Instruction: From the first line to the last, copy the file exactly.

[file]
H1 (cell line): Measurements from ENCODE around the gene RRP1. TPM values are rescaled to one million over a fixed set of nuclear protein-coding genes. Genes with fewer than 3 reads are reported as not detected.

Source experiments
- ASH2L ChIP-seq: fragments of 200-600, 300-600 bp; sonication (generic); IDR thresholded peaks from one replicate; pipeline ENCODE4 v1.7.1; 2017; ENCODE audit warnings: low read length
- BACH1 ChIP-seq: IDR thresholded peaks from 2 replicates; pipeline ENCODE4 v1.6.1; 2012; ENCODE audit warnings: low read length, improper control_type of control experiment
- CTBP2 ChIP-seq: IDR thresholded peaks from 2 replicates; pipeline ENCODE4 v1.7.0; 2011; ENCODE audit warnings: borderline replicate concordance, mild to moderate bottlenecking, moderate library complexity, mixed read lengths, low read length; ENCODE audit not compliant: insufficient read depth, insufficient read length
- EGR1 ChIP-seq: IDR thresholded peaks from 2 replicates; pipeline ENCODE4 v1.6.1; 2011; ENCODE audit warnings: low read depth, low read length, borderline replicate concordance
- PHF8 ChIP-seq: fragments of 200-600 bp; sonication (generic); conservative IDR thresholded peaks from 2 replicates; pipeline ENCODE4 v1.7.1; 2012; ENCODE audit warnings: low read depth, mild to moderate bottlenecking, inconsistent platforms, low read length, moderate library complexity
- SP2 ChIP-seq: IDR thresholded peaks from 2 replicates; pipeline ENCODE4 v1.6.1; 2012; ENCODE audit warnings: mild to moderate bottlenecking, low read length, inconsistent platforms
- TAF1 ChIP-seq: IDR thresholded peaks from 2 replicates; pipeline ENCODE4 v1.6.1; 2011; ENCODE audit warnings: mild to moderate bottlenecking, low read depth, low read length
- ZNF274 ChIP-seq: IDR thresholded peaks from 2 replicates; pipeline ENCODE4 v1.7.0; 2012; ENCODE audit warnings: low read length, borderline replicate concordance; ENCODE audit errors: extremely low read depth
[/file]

H1 (cell line): Measurements from ENCODE around the gene RRP1. TPM values are rescaled to one million over a fixed set of nuclear protein-coding genes. Genes with fewer than 3 reads are reported as not detected.

Source experiments
- ASH2L ChIP-seq: fragments of 200-600, 300-600 bp; sonication (generic); IDR thresholded peaks from one replicate; pipeline ENCODE4 v1.7.1; 2017; ENCODE audit warnings: low read length
- BACH1 ChIP-seq: IDR thresholded peaks from 2 replicates; pipeline ENCODE4 v1.6.1; 2012; ENCODE audit warnings: low read length, improper control_type of control experiment
- CTBP2 ChIP-seq: IDR thresholded peaks from 2 replicates; pipeline ENCODE4 v1.7.0; 2011; ENCODE audit warnings: borderline replicate concordance, mild to moderate bottlenecking, moderate library complexity, mixed read lengths, low read length; ENCODE audit not compliant: insufficient read depth, insufficient read length
- EGR1 ChIP-seq: IDR thresholded peaks from 2 replicates; pipeline ENCODE4 v1.6.1; 2011; ENCODE audit warnings: low read depth, low read length, borderline replicate concordance
- PHF8 ChIP-seq: fragments of 200-600 bp; sonication (generic); conservative IDR thresholded peaks from 2 replicates; pipeline ENCODE4 v1.7.1; 2012; ENCODE audit warnings: low read depth, mild to moderate bottlenecking, inconsistent platforms, low read length, moderate library complexity
- SP2 ChIP-seq: IDR thresholded peaks from 2 replicates; pipeline ENCODE4 v1.6.1; 2012; ENCODE audit warnings: mild to moderate bottlenecking, low read length, inconsistent platforms
- TAF1 ChIP-seq: IDR thresholded peaks from 2 replicates; pipeline ENCODE4 v1.6.1; 2011; ENCODE audit warnings: mild to moderate bottlenecking, low read depth, low read length
- ZNF274 ChIP-seq: IDR thresholded peaks from 2 replicates; pipeline ENCODE4 v1.7.0; 2012; ENCODE audit warnings: low read length, borderline replicate concordance; ENCODE audit errors: extremely low read depth